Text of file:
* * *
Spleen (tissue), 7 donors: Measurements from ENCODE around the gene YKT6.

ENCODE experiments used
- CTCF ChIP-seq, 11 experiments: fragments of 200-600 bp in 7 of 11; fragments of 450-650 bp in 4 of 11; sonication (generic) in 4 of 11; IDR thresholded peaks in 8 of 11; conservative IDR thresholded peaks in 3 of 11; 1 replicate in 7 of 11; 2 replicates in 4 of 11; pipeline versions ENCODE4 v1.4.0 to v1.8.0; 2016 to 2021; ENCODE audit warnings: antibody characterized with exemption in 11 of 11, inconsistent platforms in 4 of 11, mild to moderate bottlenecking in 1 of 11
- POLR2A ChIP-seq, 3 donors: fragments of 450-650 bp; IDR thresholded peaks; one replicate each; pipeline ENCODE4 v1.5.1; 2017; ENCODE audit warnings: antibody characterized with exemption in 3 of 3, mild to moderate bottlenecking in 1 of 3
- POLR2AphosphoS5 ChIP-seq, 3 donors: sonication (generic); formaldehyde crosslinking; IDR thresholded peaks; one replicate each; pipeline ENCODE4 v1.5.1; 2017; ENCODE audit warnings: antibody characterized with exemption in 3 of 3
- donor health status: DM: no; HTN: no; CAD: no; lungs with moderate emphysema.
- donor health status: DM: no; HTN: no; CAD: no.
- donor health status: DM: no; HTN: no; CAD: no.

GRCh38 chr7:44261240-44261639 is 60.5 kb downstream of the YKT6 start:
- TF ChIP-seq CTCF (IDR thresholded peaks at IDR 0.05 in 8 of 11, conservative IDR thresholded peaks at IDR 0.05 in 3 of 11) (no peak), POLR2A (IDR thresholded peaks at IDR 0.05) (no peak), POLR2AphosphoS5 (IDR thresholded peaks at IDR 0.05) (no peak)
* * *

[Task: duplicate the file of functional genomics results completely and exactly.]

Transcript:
Spleen (tissue), 7 donors: Measurements from ENCODE around the gene YKT6.

ENCODE experiments used
- CTCF ChIP-seq, 11 experiments: fragments of 200-600 bp in 7 of 11; fragments of 450-650 bp in 4 of 11; sonication (generic) in 4 of 11; IDR thresholded peaks in 8 of 11; conservative IDR thresholded peaks in 3 of 11; 1 replicate in 7 of 11; 2 replicates in 4 of 11; pipeline versions ENCODE4 v1.4.0 to v1.8.0; 2016 to 2021; ENCODE audit warnings: antibody characterized with exemption in 11 of 11, inconsistent platforms in 4 of 11, mild to moderate bottlenecking in 1 of 11
- POLR2A ChIP-seq, 3 donors: fragments of 450-650 bp; IDR thresholded peaks; one replicate each; pipeline ENCODE4 v1.5.1; 2017; ENCODE audit warnings: antibody characterized with exemption in 3 of 3, mild to moderate bottlenecking in 1 of 3
- POLR2AphosphoS5 ChIP-seq, 3 donors: sonication (generic); formaldehyde crosslinking; IDR thresholded peaks; one replicate each; pipeline ENCODE4 v1.5.1; 2017; ENCODE audit warnings: antibody characterized with exemption in 3 of 3
- donor health status: DM: no; HTN: no; CAD: no; lungs with moderate emphysema.
- donor health status: DM: no; HTN: no; CAD: no.
- donor health status: DM: no; HTN: no; CAD: no.

GRCh38 chr7:44261240-44261639 is 60.5 kb downstream of the YKT6 start:
- TF ChIP-seq CTCF (IDR thresholded peaks at IDR 0.05 in 8 of 11, conservative IDR thresholded peaks at IDR 0.05 in 3 of 11) (no peak), POLR2A (IDR thresholded peaks at IDR 0.05) (no peak), POLR2AphosphoS5 (IDR thresholded peaks at IDR 0.05) (no peak)